Music review: Pacifica Quartet at UCLA's Royce Hall
Some adventurous listeners remember the evening at UCLA's Schoenberg Hall in 2003 when the Pacifica served up all five of Elliott Carter’s notoriously knotty string quartets in one mighty scoop; after that, you figured that from then on, everything else would be a piece of cake for them. There were more cycles to come -- most recently, two volumes of an emerging CD project on the Cedille label, “The Soviet Experience,” that will link all 15 Shostakovich quartets with four by his Soviet colleagues.
However, the Pacifica did not have omnivorous feats in mind when it visited UCLA’s Royce Hall on Wednesday night -- just Beethoven’s Quartets Nos. 4 and 8, and Shostakovich’s Quartet No. 9, plus the spiky, humorous, Allegretto pizzicato movement from Bartók’s Quartet No. 4 as an encore.
Live, the Pacifica sacrifices some of the smooth, virtually immaculate surface that it displays on its recordings. But in return, there was a big gain in dramatic tension and fire, with all four players listening intently to one another.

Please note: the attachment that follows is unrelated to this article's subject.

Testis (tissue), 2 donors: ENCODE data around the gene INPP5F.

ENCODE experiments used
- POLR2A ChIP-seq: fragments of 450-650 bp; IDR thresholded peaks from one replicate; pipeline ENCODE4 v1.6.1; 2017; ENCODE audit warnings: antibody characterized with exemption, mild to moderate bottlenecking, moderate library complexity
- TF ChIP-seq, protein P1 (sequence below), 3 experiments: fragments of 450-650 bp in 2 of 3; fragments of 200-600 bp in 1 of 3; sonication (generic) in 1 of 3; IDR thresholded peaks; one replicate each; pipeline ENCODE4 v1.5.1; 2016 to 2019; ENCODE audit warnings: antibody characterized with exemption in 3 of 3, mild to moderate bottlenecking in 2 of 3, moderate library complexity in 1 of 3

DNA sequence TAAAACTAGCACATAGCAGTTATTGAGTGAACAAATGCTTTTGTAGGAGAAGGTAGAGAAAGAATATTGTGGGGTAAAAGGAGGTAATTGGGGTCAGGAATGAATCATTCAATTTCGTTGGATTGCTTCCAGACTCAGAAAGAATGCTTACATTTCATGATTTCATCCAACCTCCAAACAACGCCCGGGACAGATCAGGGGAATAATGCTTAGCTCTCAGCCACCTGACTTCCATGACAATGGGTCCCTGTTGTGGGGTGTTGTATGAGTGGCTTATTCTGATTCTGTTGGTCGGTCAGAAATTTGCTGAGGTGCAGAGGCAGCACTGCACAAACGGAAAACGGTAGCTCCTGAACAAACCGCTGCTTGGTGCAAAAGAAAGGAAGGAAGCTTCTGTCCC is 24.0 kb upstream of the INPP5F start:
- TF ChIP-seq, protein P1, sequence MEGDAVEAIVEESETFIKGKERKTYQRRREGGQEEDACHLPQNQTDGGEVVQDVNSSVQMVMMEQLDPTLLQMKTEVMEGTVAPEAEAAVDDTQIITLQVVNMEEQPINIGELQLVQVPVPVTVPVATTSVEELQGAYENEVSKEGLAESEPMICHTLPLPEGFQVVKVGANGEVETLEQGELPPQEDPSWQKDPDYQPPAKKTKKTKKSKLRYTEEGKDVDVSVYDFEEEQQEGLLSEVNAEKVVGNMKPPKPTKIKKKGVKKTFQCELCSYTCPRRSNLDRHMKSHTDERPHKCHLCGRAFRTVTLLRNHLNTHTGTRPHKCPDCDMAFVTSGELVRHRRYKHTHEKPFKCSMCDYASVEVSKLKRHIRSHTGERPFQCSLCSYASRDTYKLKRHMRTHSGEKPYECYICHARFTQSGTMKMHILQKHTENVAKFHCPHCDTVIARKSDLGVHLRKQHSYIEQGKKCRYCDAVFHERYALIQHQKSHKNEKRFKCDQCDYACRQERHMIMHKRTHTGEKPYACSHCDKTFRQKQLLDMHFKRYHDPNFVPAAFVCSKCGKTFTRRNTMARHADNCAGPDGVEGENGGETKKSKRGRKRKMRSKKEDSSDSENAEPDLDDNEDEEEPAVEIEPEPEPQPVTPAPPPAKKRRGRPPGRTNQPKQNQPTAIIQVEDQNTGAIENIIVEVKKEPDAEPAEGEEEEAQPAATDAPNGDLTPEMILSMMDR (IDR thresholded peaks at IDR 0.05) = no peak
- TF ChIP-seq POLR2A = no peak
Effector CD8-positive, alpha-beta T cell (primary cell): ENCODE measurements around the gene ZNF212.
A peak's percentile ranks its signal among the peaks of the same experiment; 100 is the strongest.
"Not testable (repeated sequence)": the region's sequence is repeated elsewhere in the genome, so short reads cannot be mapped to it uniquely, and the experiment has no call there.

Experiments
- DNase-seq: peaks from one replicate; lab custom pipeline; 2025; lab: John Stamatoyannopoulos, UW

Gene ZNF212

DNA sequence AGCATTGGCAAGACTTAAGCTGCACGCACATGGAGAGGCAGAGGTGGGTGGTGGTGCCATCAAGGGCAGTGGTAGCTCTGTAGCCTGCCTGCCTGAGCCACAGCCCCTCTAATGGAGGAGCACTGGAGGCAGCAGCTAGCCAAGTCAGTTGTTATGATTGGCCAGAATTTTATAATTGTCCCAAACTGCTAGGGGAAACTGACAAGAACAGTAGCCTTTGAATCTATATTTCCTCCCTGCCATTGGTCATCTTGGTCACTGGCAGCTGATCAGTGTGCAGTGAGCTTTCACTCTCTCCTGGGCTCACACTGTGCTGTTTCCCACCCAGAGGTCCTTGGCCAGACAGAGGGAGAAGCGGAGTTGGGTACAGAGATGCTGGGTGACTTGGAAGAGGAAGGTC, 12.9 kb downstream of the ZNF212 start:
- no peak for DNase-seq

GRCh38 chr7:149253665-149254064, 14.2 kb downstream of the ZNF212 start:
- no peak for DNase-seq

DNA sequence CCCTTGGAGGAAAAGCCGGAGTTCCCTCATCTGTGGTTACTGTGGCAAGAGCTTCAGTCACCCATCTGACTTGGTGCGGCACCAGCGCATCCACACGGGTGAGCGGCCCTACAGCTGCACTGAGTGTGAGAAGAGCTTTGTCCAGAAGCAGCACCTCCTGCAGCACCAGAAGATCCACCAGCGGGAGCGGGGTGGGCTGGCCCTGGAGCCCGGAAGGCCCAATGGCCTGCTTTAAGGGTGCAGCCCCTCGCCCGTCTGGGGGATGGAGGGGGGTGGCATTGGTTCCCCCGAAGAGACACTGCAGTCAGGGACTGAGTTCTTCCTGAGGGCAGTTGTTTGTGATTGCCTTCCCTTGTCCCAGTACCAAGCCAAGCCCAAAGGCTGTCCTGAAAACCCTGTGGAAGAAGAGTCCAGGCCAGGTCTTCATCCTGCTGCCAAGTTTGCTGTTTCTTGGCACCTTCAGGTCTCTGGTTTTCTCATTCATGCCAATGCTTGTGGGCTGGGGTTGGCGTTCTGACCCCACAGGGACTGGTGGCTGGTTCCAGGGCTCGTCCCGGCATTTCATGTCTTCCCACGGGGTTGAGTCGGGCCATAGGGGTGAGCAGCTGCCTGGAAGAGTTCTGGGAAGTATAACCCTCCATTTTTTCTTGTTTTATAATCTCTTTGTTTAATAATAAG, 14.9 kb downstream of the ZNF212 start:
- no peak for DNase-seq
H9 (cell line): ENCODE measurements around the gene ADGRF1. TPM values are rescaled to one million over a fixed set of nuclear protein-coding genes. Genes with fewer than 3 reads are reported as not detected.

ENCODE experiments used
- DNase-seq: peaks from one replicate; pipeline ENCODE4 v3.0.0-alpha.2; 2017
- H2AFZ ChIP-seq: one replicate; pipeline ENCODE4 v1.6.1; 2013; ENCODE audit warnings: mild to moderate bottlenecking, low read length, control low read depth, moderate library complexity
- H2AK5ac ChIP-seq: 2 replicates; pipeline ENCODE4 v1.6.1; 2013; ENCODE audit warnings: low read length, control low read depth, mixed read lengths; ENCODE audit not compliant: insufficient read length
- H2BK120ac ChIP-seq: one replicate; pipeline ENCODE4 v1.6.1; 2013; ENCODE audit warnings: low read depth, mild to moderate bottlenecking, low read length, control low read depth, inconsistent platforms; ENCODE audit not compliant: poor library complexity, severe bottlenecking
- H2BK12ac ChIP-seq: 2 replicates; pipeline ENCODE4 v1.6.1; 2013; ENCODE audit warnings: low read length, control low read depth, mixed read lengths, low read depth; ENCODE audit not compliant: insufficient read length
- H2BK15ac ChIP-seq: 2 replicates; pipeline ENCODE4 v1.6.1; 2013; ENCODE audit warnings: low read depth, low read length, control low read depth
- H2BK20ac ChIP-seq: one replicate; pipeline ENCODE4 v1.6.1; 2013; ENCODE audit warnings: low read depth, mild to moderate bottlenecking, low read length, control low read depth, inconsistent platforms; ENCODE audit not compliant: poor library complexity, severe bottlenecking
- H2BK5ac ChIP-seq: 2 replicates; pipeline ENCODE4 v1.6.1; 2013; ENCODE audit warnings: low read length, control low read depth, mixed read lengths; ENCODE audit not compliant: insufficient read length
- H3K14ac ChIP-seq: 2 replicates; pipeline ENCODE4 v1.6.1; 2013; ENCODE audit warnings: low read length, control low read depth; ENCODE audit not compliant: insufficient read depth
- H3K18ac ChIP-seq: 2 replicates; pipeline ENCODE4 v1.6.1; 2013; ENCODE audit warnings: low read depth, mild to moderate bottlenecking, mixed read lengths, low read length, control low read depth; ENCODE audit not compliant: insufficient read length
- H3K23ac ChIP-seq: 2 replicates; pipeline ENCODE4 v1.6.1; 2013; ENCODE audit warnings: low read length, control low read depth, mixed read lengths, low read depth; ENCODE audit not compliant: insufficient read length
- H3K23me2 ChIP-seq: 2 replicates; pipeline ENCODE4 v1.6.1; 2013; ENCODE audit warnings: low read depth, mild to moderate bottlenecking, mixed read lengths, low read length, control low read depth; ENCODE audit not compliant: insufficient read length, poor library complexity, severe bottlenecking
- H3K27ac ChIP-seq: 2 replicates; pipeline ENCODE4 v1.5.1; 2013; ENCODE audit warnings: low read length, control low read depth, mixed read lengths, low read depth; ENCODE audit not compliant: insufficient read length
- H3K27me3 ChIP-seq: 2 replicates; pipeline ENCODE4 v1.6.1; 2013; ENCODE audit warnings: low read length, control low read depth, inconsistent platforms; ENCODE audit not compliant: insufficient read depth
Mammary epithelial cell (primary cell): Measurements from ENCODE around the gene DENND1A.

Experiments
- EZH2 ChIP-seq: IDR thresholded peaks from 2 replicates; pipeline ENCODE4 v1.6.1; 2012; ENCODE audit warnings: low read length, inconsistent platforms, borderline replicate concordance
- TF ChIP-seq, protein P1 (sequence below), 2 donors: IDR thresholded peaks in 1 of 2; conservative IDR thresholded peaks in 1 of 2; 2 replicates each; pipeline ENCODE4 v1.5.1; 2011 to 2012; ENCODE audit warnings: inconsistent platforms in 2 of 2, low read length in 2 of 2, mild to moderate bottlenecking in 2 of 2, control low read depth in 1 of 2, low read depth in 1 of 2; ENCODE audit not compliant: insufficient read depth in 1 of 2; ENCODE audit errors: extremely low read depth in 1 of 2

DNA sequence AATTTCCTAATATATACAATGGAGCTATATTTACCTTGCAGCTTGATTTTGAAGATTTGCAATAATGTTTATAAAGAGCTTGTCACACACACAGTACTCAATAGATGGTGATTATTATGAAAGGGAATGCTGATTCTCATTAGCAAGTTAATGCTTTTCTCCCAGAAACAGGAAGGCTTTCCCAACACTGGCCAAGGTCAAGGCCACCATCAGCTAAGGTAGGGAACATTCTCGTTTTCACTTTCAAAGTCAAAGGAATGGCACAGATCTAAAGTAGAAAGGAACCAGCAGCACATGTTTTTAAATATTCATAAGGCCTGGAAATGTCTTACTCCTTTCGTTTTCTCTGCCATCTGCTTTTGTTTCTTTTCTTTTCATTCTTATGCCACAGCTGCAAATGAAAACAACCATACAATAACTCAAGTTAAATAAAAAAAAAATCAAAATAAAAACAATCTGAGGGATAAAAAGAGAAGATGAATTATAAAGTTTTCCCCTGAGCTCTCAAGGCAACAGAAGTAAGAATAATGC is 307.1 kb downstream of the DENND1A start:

Though it is one of Beethoven’s early Op. 18 quartets, the No. 4 could take the Pacifica’s emphatically-accented, forwardly-pushed approach more in stride than some of the others in Op. 18 might have. The Beethoven Quartet No. 8 at the end of the night was even better -- from the first movement’s big symphonic chords to the perfectly sprung rhythms and fast tempos in the third and fourth movements.
On the Pacifica’s Shostakovich CDs, the group usually stakes a middle ground between the Emerson Quartet’s fierceness and the Fitzwilliam Quartet’s warmth. Live in the Quartet No. 9, the Pacifica leaned more toward the former approach, identifying with the wildness in the third and fifth movements, bearing down hard toward the conclusion with terrific momentum.
-- Richard S. Ginell
Photo: The Pacifica Quartet, from left, Sibbi Bernhardsson, Brandon Vamos, Masumi Per Rostad and Simin Ganatra. Credit: Anthony Parmelee.